Aqueous shunts are microsurgical drainage devices that help control the intraocular eye pressure (IOP) in glaucoma by creating a new drainage channel for the eye which results in a small blister or bleb behind the eyelid. Reducing the pressure on the optic nerve in this manner prevents further damage and further loss of vision in glaucoma.
Please note that control of the eye pressure with an aqueous shunt will not restore vision already lost from glaucoma.
There are many implants that can be used but the most common ones are Baerveldt implant, the Molten implant and the Ahmed glaucoma valve. They all consist of a small tube that takes the fluid from inside the eye (aqueous humour) to a plate underneath the outer coat of the eye (conjunctiva). The tube and bleb are mostly hidden under the eyelid.
Although all shunts perform approximately the same function, there are important differences that affect the eye pressure in the first few weeks after surgery and other differences that influence the healing of the eye around the shunt and the long-term eye pressure.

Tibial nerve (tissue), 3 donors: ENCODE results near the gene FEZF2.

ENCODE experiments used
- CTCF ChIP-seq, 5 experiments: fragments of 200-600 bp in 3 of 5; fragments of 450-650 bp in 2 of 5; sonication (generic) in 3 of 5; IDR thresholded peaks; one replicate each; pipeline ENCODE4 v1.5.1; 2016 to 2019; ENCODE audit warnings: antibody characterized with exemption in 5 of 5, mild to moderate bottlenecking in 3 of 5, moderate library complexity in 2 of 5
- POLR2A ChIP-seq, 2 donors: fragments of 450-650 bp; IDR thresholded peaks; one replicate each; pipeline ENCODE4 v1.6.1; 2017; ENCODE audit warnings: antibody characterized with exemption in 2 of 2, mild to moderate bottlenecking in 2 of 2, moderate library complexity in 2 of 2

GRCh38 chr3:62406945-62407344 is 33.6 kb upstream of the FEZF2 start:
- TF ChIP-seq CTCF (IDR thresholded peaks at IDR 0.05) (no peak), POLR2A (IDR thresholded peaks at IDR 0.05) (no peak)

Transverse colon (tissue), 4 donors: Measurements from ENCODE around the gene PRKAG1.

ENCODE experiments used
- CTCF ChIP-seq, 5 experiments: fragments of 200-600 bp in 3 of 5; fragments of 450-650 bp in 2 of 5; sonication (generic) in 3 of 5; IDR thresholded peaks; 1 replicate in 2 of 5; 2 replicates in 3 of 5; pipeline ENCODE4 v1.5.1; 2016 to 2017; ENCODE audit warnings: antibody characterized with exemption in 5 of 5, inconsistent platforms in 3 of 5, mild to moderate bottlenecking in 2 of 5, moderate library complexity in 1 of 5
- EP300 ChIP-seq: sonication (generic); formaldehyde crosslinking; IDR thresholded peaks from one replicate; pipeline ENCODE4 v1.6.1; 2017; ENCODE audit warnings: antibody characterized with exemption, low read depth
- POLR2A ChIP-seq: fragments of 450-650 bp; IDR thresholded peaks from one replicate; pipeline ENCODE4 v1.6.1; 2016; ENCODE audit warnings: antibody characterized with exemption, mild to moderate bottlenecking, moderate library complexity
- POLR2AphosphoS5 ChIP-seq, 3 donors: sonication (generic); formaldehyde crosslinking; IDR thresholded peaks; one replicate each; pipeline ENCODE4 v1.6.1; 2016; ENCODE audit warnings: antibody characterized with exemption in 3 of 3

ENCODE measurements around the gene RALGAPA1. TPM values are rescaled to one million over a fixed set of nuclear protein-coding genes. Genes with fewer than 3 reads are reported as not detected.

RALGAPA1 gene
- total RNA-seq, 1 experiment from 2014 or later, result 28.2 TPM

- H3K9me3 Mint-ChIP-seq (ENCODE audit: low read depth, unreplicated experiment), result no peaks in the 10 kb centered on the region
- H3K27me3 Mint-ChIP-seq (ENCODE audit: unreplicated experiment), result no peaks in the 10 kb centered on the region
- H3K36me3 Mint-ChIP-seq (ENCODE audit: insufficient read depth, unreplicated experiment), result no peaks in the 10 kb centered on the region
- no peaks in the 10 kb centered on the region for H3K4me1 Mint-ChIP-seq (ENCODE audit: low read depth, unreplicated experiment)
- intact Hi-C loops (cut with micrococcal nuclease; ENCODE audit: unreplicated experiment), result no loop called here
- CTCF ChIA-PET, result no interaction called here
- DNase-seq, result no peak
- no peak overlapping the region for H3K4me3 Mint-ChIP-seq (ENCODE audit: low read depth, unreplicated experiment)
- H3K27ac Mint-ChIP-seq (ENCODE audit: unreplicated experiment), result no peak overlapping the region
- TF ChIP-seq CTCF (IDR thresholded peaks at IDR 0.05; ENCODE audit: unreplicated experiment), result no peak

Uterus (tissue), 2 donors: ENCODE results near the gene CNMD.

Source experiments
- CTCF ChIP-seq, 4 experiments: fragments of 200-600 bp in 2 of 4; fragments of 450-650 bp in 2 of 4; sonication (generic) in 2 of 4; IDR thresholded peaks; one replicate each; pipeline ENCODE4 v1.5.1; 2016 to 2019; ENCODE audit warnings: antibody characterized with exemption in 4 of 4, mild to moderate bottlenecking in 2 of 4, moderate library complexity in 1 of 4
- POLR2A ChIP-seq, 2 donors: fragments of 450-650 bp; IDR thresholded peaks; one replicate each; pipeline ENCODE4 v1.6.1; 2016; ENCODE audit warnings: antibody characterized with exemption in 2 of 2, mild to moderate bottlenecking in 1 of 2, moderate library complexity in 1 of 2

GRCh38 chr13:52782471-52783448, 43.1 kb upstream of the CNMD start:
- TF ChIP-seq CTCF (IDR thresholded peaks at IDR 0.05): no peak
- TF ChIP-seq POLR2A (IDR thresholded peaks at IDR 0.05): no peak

The Ahmed Glaucoma Valve contains a type of valve that helps to prevent very low eye pressure during the first few weeks after surgery. The Baerveldt and Molteno implants do not contain valves but do have other advantages. Because the Baerveldt and Molteno implants have no valve, they must be blocked with a stitch that is either tied around the outside of the silicone tube (external ligature), or threaded through the inside of the tube (occluding suture) at the time of surgery. The purpose of the stitches is to prevent the shunt from draining excessively in the first few weeks after surgery and causing the eye pressure to be too low.